A lot of agency owners are accidental agency owners. Do you remember the day that you looked around and realized that you were running a business? For many agency owners, that wasn’t really the plan. And even if it was – we’re not prepared for it. We grew up in either the account service world or the creative world and avoided anything that even smelled of math or agency finance. But now, as agency owners, we need to have a handle on what is going on in our agencies from the financial side. Where do I stand financially and how can I improve my agency’s financial health?   My podcast guest, Donya Powell is a CFO who works with agencies both big and small, helping them with everything from succession planning and selling their agency to financial dashboards, budgets and tax strategies. In our conversation, Donya and I cover a lot of ground, including: Misconceptions agency owners have when valuing their business Donya’s spreadsheet for assessing your financial picture during retirement Understanding agency finance your agency’s normalized EBITDA (earnings before interest, taxes, depreciation, and amortization) Factors that severely impact your agency’s value in a negative way What you may need to change in your agency’s books Things on the financial statement that agency owners often ignore that they really need to pay attention to What financials agency owners should be looking at every week, month, and quarter Budgets: can modern, project-based agencies use them? Mistakes agencies make in regards to taxes and tax strategies to take advantage of How to know if your agency is structured as a corporation in the correct way Things to think about when planning the selling of your agency Factors [...]

Understanding Customer Value-Based Pricing as a Pricing Strategy with Ron Baker

Everyone in the agency business has a deep hatred for two aspects of your business. The billable hour and the timesheet. My podcast guest, Ron Baker, believes agencies should do away with both. (I disagree with him on the timesheet and you’ll hear why in our conversation). Ron’s philosophy is built around the concept of customer value-based pricing. He’s a huge value-based pricing advocate and a CPA but he’s no ordinary CPA. He and his team are committed to price certainty in all professions, including agencies.  He wants to help you have a conversation with your customer to determine the value of what you're creating, so that you're pricing the customer, not your services or the scope of work. Ron and I help you understand what your customers are trying to achieve and how to assign a value to the work you do to help them get there.  We answer many customer value-based pricing questions like:   Why Ron believes that the billable hour and the timesheet need to go Customer value-based pricing: the differences between different pricing plans Ways to add in additional value that isn’t more “stuff” How to start a value conversation The typical agency objections of value-based pricing and why they’re false How to succeed at the transition to value-based pricing Other kinds of mistakes agencies make when shifting towards value-based pricing The major benefits for focusing on value and the customer Action steps that agencies can take when deciding whether or not to utilize customer value-based pricing Ron Baker is the founder of VeraSage Institute, a leading think tank dedicated to educating professionals internationally, and a radio talk-show host called The Soul of Enterprise: Business in the Knowledge Economy. Ron [...]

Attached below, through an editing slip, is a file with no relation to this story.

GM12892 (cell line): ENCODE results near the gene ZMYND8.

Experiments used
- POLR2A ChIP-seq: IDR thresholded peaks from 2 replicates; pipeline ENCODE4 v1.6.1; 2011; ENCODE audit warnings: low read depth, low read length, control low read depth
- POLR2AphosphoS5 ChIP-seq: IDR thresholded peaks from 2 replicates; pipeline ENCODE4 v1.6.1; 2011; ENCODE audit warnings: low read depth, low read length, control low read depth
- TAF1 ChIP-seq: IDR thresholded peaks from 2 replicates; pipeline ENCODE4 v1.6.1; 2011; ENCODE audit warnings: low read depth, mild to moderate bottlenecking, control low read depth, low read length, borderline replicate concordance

How to Prevent Internal Fraud from Happening in Your Agency

Internal fraud. Two words that strike fear into the hearts of any agency owner. It’s not a subject that we want to talk about but it’s a real danger for agencies. And while most agency owners think that it could never happen to them, I know from my experience with hundreds of agencies that it can and does happen to the best of us.    But have no fear, by following some very simple best practices around your accounting systems and the people you trust with your money, you can take great strides in making sure the right checks and balances are in place inside your agency.   Take a listen to this solocast where I detail out: Common ways internal fraud is committed and ways to prevent it from happening How agencies are targeted with email scams The ways agency employees embezzle hundreds of thousands of dollars from agencies The systems you need to put in place to prevent fraud Drew McLellan is the Top Dog at Agency Management Institute. He has also owned and operated his own agency over the last 20-years. And all through the year, he straddles the fence of working in his agency and working with 250+ small- to mid-size agencies in a variety of ways. He works with agency owners in peer network groups, teaches workshops for owners and their leadership teams, teaches AE bootcamps, and does a lot of consulting. Because he works with a lot of agencies every year — he has the unique opportunity to see the patterns and the habits (both good and bad) that happen over and over again. He has also written two books and been featured in The New York Times, Entrepreneur [...]

BABA_Popover05